By Virgil Goode
In the wake of Arizona’s SB 1070, illegal immigration is at the forefront of national discussion for the first time since the defeat of amnesty in 2007. Arizona’s law, which makes illegal presence a state crime, has rallied supporters of immigration enforcement. The open borders lobby is pretending that the sky is falling and using the law to demand that the federal government grant an amnesty.
Lost in this debate is any discussion of lowering legal immigration levels. In fact, many opponents of amnesty argue that while we need to stop illegal immigration, we should increase legal immigration.
Amnesty backers cannot deny that the 1986 amnesty failed to stop illegal immigration, so they now blame the problem on the fact that we did not increase legal immigration enough after the Act. They argue we can prevent future illegal immigration by simply increasing legal immigration alongside an amnesty. Luis Gutierrez’s amnesty bill includes a special visa to “prevent unauthorized migration” by simply increasing legal immigration from the country where illegal immigrants come from.
Most Americans do not know just how many legal immigrants we let in each year. The Department of Homeland Security just issued their statistics for new legal permanent immigrants in 2009. Last year, we issued 1,130,818 green cards, the fourth highest year since 1914. From 2000-2009, we issued over 10 million green cards, the highest decade of American history. Currently, there are 38 million immigrants, 24 million of whom are in the workforce. This does not include temporary workers. DHS did not release the 2009 figures yet, but they issued 912,735 temporary employment authorizations in 2008.
Most of these immigrants are low skilled and from the Third World. Less than 10% of new green card holders are from Europe. People of extraordinary ability, investors, and immigrants with advanced degrees made up less than 8% of the new immigrants.
Faced with these numbers, how can anyone argue with a straight face that we don’t admit enough immigrants?
Illegal immigration is a huge problem, and we need to step up enforcement and reject amnesty. However, all the problems caused by illegal immigration are exacerbated by massive legal immigration.
Massive legal immigration undercuts the wages of American workers and causes unemployment. Of the 1.1 million new green cards we issued last year, 808,478 were to working age immigrants. During this same time period, over five million Americans lost their jobs. With these numbers, there are no jobs Americans won’t do. Harvard economist George Borjas estimates that American citizens’ wages go down 3-4% for every 10% increase of foreign workers—legal or illegal.
Massive legal immigration strains social services. Illegal aliens are barred from most needs based welfare programs. After being in this country for five years, legal immigrants are eligible for almost all government services. Although there are loopholes and weak enforcement mechanisms, illegal aliens are still banned from receiving benefits in Obamacare. However, the bill specifically eliminated the five year wait period in the public charge doctrine, which will allow legal immigrants access to government healthcare the moment they set foot on American soil.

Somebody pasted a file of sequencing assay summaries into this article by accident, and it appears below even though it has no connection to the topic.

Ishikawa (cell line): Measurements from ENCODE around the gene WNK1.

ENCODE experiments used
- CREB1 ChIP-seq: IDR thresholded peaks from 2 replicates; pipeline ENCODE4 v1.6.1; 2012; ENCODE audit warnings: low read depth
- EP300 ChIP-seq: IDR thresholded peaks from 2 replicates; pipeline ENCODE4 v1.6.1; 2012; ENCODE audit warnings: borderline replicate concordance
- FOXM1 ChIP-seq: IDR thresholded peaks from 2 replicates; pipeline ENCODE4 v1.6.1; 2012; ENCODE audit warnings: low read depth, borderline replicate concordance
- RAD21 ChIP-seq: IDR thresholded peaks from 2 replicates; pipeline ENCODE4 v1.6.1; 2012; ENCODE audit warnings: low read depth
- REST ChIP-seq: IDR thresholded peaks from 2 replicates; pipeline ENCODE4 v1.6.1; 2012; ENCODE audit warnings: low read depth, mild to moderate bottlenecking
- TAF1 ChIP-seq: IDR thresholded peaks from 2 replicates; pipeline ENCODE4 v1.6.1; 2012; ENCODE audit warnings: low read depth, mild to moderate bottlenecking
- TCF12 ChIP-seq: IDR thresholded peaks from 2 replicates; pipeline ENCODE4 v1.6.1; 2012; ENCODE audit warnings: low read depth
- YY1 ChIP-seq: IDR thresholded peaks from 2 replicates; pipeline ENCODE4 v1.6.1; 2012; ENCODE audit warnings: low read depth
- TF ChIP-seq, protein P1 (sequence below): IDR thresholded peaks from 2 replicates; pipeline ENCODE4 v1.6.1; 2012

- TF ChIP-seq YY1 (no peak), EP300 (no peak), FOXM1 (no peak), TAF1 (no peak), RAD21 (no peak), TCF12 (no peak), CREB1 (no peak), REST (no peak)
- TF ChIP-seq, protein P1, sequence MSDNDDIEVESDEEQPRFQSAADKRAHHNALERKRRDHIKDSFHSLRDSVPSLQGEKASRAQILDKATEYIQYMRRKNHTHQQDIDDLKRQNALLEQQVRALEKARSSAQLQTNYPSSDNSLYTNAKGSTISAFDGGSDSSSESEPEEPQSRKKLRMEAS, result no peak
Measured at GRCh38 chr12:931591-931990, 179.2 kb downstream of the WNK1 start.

Massive legal immigration endangers national security. The vast majority Muslim legal immigrants do not support terrorism, but their large numbers allow terrorists to blend into the immigrant community. The Center for Immigration Studies analyzed every Islamic extremist known to be involved in terrorist plots from 1993 through the September 11 attacks. Of the 48 terrorists, 36% were naturalized citizens or had permanent green cards, 33% had temporary visas, 6% were asylum applicants, and only 25% were illegal aliens.
Finally, massive legal immigration causes massive illegal immigration. As legal immigration has increased since Ted Kennedy’s 1965 Immigration Act, illegal immigration has risen alongside it. The top sending countries for legal immigration are also the top sending countries for illegal immigration. In another report by the Center for Immigration Studies, “Two Sides of the Same Coin: The Connection Between Legal and Illegal Immigration,” Jim Edwards explains that “The incentive to immigrate to the United States arises from opportunity, the experiences of relatives or peers, and other forces. Liberal family-based immigration preferences, along with myriad nonimmigrant visa classes from tourist to student to business investor, provide ample immigration opportunity to many more people. Whereas one might not otherwise have contemplated uprooting and moving halfway around the globe before, the existence of opportunity affects one’s decisions.”
When told the facts, the American people almost unanimously support cutting back on immigration. In February, a Zogby poll asked, “putting aside the question of legal status for a moment and focusing only on the totals, is the number of immigrants entering the country each year too high, too low, or just right.” 67% said the number was too high, 14% said it was just right, and only 4% said it was too low.
Individual legal immigrants are not to blame for these problems. They came here in search of a better life and played by the rules. The real culprits are the politicians who put cheap labor ahead of the interests of the American people. With 25 million out of work, it’s time to put the American citizens first by issuing a moratorium on legal immigration.
Virgil Goode served as a Republican member of the United States House of Representatives from 1997-2009, representing the 5th congressional district of Virginia.